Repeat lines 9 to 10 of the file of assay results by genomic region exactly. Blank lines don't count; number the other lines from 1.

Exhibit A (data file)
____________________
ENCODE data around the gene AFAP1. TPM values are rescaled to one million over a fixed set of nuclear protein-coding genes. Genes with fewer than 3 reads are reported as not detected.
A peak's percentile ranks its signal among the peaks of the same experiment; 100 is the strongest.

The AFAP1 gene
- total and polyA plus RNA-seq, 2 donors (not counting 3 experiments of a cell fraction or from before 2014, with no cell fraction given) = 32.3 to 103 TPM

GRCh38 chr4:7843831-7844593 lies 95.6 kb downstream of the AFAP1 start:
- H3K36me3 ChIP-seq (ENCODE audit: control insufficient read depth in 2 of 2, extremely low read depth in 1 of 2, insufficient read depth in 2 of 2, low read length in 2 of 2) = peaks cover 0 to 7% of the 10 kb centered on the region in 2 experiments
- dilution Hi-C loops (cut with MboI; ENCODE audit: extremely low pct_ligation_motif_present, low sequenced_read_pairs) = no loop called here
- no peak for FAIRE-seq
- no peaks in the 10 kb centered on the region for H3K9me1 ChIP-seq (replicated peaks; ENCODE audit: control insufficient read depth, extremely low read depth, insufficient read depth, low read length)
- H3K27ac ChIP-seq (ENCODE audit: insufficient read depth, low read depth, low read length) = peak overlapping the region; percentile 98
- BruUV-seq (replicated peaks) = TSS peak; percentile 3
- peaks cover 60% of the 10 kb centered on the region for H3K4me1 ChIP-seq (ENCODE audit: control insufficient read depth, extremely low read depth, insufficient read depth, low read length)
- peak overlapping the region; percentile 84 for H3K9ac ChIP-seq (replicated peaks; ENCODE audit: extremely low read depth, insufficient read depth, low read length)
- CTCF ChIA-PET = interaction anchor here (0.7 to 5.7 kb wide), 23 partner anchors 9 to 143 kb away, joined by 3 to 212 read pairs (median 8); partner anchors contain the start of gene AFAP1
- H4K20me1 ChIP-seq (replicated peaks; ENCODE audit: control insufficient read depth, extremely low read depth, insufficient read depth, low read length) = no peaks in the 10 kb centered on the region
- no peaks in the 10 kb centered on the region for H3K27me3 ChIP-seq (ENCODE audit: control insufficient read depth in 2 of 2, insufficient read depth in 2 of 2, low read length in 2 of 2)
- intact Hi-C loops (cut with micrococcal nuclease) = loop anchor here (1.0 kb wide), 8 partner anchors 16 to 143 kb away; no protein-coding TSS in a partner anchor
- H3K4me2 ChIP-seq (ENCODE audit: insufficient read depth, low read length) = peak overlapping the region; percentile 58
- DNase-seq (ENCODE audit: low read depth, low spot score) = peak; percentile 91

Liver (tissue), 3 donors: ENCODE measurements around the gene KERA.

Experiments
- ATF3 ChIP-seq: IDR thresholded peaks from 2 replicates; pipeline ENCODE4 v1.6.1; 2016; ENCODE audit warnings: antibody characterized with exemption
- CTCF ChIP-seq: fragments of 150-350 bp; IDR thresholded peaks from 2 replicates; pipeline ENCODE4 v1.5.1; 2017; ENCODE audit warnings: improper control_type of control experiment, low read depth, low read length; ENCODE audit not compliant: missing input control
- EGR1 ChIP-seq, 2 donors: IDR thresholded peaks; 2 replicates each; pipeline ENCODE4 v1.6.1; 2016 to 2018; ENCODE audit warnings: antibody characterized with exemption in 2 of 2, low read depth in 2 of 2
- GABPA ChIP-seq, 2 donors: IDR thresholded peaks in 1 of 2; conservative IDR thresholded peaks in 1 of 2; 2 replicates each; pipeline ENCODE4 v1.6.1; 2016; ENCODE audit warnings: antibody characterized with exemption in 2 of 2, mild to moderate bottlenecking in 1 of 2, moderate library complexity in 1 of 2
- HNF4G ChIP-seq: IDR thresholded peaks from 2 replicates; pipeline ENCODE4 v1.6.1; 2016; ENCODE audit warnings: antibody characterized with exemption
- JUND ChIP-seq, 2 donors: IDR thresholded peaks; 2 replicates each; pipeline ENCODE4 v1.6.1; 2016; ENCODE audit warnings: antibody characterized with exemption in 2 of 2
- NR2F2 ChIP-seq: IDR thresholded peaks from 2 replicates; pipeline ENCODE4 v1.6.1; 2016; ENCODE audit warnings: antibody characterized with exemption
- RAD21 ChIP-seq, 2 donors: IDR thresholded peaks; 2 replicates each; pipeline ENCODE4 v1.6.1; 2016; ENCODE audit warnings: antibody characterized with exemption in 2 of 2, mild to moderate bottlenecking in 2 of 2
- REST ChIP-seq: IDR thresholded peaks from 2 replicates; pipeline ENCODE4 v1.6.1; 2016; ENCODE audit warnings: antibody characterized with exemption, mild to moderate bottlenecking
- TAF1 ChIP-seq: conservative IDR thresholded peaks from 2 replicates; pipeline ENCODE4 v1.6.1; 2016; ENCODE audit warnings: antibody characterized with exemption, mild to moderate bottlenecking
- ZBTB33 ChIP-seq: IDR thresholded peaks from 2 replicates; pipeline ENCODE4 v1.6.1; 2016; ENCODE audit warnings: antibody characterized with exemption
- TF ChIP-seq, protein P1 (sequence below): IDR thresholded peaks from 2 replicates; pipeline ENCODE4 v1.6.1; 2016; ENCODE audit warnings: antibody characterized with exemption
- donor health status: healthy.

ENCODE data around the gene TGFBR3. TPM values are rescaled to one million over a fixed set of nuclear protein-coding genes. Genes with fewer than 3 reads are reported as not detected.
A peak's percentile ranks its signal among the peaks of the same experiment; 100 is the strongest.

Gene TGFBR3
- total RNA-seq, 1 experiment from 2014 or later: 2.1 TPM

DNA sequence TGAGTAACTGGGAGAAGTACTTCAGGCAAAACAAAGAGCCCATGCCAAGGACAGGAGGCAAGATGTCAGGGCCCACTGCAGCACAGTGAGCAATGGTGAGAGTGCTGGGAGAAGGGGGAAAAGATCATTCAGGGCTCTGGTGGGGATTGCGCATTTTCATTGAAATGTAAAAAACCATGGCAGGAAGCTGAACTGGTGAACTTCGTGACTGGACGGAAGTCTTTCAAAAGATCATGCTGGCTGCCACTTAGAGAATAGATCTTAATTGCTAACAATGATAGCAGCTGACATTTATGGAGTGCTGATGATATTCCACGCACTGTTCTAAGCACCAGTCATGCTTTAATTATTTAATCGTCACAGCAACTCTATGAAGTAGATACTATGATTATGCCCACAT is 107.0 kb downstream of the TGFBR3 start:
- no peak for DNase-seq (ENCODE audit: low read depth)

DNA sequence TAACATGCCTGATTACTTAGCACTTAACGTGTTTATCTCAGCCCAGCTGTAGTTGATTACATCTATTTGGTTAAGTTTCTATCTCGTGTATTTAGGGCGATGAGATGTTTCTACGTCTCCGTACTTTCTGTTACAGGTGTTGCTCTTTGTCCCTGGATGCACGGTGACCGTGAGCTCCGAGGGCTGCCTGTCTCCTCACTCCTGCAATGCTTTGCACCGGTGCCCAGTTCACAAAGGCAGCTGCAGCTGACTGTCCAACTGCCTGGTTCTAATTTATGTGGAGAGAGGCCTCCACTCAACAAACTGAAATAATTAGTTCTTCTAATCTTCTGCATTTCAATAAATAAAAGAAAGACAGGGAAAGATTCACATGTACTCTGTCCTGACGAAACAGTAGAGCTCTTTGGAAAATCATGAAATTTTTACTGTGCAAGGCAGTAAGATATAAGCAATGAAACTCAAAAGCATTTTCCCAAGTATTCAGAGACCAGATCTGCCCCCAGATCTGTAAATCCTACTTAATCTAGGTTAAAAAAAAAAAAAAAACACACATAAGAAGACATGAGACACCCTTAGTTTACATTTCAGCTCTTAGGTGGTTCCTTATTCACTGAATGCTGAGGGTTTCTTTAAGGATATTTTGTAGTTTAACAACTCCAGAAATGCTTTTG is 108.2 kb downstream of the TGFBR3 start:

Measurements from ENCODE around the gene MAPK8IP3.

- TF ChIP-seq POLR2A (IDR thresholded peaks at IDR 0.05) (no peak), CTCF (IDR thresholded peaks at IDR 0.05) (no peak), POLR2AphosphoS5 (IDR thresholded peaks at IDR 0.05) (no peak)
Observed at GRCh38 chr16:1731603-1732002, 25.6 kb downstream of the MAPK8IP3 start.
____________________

- no peaks in the 10 kb centered on the region for H3K9me1 ChIP-seq (replicated peaks; ENCODE audit: control insufficient read depth, extremely low read depth, insufficient read depth, low read length)
- H3K27ac ChIP-seq (ENCODE audit: insufficient read depth, low read depth, low read length) = peak overlapping the region; percentile 98